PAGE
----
I'd heard a lot of good things about this show, so checked it out. I'd agree with just about everything you have to say, although a second viewing (which I didn't expect to undertake, but nonetheless did) seemed to show the parents a little warmer than I'd remembered. The animals are probably the most annoying thing about it - whereas JofA's God-encounters were pretty consistently entertaining, I found myself groaning every time one of the modelled/stuffed/animated beasts drew a breath. The cast, I think, is probably its strongest point - I particularly liked Diana Scarwid, whom I hadn't seen in anything for ages; and Tracie Thoms was great. Sharon, however, is probably my favourite character - possibly the most likeable member of the family, and probably helped by a terrific performance from Katie Finneran (who I might have a soft spot for, since Poppy remains one of my all-time favourite guest characters on Frasier). Jewel Staite was a bit disappointing - I'm sure they could have done something better with the character, but, as it was, she comes across as a little bland. Overall, I think the show's maybe a tad too 'quirky' for me to get really invested in it (the same goes for Pushing Daisies, which I wanted to like, but found a bit grating), but it deserved better than its short-lived fate (I had no idea they'd shown only four episodes).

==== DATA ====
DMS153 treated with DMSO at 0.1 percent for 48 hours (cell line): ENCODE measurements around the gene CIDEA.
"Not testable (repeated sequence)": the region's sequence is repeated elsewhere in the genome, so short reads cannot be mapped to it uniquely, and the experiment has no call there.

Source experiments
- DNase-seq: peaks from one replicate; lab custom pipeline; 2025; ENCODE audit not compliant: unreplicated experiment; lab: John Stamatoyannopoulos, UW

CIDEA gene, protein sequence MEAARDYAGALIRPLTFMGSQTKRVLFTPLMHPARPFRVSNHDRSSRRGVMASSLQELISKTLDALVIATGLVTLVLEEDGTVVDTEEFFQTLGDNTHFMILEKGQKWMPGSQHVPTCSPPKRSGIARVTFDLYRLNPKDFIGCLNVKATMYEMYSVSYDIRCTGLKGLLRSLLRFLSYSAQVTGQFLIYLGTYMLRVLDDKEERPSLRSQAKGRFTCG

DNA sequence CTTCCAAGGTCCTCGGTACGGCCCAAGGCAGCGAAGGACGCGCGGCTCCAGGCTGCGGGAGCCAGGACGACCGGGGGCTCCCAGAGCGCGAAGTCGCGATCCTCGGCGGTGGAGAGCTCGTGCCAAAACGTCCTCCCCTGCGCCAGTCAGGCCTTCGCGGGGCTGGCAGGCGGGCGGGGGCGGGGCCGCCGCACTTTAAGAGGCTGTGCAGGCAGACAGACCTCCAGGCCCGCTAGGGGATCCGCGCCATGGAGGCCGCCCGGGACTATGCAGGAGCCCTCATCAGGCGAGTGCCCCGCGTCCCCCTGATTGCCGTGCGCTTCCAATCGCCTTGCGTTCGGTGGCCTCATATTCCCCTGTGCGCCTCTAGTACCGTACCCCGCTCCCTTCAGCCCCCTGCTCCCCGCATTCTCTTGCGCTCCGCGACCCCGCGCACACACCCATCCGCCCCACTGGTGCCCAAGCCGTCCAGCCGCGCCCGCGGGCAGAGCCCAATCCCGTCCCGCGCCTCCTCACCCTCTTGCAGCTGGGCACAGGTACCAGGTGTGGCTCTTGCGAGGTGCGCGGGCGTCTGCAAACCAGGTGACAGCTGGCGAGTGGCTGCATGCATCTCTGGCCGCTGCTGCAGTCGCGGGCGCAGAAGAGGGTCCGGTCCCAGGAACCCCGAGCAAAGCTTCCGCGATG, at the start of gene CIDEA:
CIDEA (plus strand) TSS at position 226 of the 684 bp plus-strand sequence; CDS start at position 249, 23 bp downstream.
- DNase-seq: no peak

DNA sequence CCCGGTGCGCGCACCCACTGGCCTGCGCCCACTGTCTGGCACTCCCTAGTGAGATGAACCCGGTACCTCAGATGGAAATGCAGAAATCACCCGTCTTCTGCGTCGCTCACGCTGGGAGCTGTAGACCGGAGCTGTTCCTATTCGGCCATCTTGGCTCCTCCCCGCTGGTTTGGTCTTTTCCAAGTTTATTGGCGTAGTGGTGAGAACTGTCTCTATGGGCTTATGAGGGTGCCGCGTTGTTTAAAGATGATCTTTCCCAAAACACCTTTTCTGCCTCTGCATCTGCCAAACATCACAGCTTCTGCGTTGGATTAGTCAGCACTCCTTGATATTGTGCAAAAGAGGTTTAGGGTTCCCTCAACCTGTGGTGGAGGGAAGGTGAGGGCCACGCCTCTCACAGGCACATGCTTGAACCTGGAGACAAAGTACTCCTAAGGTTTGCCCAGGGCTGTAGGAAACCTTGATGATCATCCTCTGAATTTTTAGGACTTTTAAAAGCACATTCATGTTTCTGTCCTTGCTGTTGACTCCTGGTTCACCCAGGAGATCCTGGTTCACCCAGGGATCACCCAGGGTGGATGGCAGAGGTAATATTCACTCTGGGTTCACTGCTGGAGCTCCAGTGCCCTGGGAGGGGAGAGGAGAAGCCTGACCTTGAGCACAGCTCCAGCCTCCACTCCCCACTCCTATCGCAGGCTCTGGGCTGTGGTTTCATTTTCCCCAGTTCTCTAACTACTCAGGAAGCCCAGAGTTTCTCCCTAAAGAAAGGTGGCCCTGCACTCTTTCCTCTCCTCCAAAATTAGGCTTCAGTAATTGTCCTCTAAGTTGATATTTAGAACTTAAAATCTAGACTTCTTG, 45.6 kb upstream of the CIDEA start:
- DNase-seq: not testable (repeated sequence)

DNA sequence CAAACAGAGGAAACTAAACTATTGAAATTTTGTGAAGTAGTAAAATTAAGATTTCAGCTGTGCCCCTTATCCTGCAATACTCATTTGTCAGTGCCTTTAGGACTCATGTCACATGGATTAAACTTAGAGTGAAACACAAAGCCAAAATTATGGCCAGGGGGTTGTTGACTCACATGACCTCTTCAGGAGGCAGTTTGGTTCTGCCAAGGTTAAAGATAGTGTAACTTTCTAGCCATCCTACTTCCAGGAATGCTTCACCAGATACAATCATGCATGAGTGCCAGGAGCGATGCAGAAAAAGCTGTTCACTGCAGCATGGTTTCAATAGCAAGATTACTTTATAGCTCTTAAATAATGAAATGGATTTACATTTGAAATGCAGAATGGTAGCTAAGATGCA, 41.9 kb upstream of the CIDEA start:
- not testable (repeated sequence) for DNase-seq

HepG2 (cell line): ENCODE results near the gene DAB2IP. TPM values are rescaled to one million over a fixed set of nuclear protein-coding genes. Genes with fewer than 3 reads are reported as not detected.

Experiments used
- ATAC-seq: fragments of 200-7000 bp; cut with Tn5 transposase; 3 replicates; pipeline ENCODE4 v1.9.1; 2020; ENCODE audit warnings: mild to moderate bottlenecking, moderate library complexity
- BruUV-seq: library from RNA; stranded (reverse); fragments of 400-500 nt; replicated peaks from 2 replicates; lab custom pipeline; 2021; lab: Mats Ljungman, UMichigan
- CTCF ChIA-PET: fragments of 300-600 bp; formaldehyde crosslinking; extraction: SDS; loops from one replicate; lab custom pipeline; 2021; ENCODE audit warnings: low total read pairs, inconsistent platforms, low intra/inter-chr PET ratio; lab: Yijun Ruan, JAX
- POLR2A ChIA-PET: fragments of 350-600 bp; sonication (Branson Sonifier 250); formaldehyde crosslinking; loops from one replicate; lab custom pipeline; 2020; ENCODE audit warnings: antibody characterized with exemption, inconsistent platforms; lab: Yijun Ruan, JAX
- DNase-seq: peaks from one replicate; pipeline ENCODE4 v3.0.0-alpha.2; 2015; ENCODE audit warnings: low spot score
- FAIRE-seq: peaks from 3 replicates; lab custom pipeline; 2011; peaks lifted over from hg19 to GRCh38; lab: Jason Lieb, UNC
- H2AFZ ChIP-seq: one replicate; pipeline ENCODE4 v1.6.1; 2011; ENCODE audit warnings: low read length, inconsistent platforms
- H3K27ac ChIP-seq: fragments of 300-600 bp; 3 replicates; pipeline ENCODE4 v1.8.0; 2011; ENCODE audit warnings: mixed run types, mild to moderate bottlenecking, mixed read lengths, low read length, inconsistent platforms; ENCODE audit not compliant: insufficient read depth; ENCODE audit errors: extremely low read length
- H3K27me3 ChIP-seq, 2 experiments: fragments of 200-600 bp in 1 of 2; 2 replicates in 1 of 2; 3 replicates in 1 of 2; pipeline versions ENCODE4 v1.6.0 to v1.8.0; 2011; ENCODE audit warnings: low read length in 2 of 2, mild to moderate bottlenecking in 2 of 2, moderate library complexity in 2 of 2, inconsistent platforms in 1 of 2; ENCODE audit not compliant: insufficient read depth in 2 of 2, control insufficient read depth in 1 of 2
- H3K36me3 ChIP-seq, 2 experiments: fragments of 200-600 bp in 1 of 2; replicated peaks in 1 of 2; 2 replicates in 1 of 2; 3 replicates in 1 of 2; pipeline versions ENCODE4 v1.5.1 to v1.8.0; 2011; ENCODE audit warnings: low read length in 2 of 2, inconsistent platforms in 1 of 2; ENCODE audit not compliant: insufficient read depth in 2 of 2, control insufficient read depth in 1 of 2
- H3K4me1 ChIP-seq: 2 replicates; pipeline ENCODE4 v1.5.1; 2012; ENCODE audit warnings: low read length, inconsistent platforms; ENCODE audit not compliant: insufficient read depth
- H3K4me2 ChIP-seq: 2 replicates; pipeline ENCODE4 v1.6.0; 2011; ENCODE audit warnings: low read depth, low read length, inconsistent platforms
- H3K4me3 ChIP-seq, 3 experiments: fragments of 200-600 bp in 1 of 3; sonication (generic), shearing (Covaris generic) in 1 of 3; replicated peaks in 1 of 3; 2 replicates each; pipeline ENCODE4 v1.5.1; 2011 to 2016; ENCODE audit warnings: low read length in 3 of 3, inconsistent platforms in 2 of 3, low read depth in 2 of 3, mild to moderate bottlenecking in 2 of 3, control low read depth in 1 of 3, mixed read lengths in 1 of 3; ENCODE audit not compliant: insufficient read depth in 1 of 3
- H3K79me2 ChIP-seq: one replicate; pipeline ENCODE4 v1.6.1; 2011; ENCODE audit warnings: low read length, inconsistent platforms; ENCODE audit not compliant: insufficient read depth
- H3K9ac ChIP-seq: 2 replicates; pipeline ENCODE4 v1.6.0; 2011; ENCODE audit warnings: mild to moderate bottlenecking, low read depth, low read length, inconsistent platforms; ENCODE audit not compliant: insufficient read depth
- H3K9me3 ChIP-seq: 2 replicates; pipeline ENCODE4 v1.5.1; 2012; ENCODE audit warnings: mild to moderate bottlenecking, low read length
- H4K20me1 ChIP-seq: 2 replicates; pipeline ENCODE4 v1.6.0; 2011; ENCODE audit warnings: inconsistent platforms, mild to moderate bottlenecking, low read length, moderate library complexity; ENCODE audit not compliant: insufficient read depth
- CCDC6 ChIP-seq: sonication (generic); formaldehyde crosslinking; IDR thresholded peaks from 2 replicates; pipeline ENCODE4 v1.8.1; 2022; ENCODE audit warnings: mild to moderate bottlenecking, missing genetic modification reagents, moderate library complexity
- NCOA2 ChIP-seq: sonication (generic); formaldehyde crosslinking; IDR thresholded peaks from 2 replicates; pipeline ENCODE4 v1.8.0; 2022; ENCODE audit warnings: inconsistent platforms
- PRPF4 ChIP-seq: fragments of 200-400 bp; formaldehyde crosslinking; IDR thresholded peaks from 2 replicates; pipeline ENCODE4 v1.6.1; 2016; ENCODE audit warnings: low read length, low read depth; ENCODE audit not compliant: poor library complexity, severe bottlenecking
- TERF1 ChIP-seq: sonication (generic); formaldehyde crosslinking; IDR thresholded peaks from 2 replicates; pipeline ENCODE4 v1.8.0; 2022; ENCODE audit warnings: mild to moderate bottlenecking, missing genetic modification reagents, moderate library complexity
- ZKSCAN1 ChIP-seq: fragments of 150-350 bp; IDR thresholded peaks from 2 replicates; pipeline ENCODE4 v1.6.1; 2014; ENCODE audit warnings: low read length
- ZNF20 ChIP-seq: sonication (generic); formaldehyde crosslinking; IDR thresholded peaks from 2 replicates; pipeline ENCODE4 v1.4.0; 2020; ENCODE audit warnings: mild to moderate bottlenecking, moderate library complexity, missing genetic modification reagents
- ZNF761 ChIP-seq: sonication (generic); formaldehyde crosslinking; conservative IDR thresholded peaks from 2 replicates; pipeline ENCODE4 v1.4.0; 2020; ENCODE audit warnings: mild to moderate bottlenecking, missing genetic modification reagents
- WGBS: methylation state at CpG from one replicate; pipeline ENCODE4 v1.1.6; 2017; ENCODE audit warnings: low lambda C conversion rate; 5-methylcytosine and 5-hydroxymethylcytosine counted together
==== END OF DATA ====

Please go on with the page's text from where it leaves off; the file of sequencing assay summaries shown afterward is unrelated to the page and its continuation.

alienlanes said...

Oddly enough, or perhaps not so surprising, really, ever since I finished watching the series I have found myself missing it. I agree it deserved better than the quick deathblow it was dealt. I am half-planning to watch the episodes again. If I do, it will be interesting to find out if I enjoy them more, less, or whatever.

We are in agreement about Sharon. I also agree with you that Tracie Thoms was great in the role of Mahandra. I knew Thoms already from ‘Cold Case’, which might have made me slightly biased towards her. I also agree about Jewel Staite. Heidi proved to be a bit of a non-character in the end when, clearly, so much more could have been done with her, even in the limited screen time available. In some ways, Staite got to play a character of much more substance in a one-episode role in Bryan Fuller’s earlier show ‘Dead Like Me’.

I would have liked to see more of Kari Matchett as Beth, partly, of course, because I am a big fan of Matchett, but also because I think a lot more could have been done with the relationship between Sharon and Beth. It was a bit of a wasted opportunity.